Connecting state and local government leaders

FCC Ditches 2 Federal Reviews in 5G 'Streamlining'

Federal Communications Commission Commissioner Michael O'Rielly.

Federal Communications Commission Commissioner Michael O'Rielly. Jacquelyn Martin / AP Photo

 

Connecting state and local government leaders

Only states and localities with their own historic preservation and environmental review processes will be able to mandate them.

WASHINGTON — The Federal Communications Commission approved a wireless infrastructure streamlining order 3-2 along party lines on Thursday, exempting small cell deployments from federal historic preservation and environmental reviews—but not state and local ones.

Republican commissioners hailed infrastructure reform as critical to securing $275 billion in wireless provider investment in small cell installations and winning the “race to 5G” ahead of competitors like China.

With National Historic Preservation Act and National Environmental Policy Act requirements removed from the deployment equation, only states and localities with their own review processes can mandate them. And the wireless industry is actively working to preempt such regulations at the state level.

“Today, out of the total cost of deploying small cells, the equipment, and labor and permitting, nearly 30 percent is consumed by our outdated NEPA procedures and threatens to hold us back in the race to 5G or limit the business case to just densely populated or affluent areas. That’s not success,” said Commissioner Brendan Carr, a Republican. “With today’s order, we can flip the business case for thousands of communities.”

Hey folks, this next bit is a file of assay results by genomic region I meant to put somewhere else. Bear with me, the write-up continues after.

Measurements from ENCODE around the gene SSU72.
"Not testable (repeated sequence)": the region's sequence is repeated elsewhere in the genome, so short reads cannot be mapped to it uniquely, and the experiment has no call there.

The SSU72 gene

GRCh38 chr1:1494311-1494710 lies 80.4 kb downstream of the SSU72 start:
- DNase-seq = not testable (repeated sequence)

Democratic commissioners argued just the opposite is true and sought to delay the vote to get more input from tribal nations, environmental advocates and local government officials.

Commissioner Jessica Rosenworcel, a Democrat, pointed out not a single tribe backed the order and streamlining the installation of 5G networks for the wireless industry wouldn’t automatically guarantee they improve access to underserved communities.

“Not a single comment in this proceeding has suggested that the root of that problem is our historic or environmental review process,” Rosenworcel said. "These communities are hard to serve because they don’t support the investment that requires buildout.”

The FCC will move on to freeing up new spectrum bands for 5G and consideration of Broadband Deployment Advisory Committee recommendations that permitting times be shortened and costs lessened.

Local government officials, a minority on the committee, are concerned they won’t be fairly compensated by wireless providers for access to public rights of way.

“If we want to lead in 5G, we need policies to encourage deep fiber investments, and our wireless facilities will need to be connected to millions of miles of fiber, requiring creative thinking about everything from permitting to securing access to rights of way,” said Commissioner Michael O’Rielly, a Republican. “We do not do that here.”

Endnote: Dave Nyczepir is a News Editor at Government Executive’s Route Fifty and is based in Washington, D.C.

Dave Nyczepir is a News Editor at Government Executive’s Route Fifty and is based in Washington, D.C.

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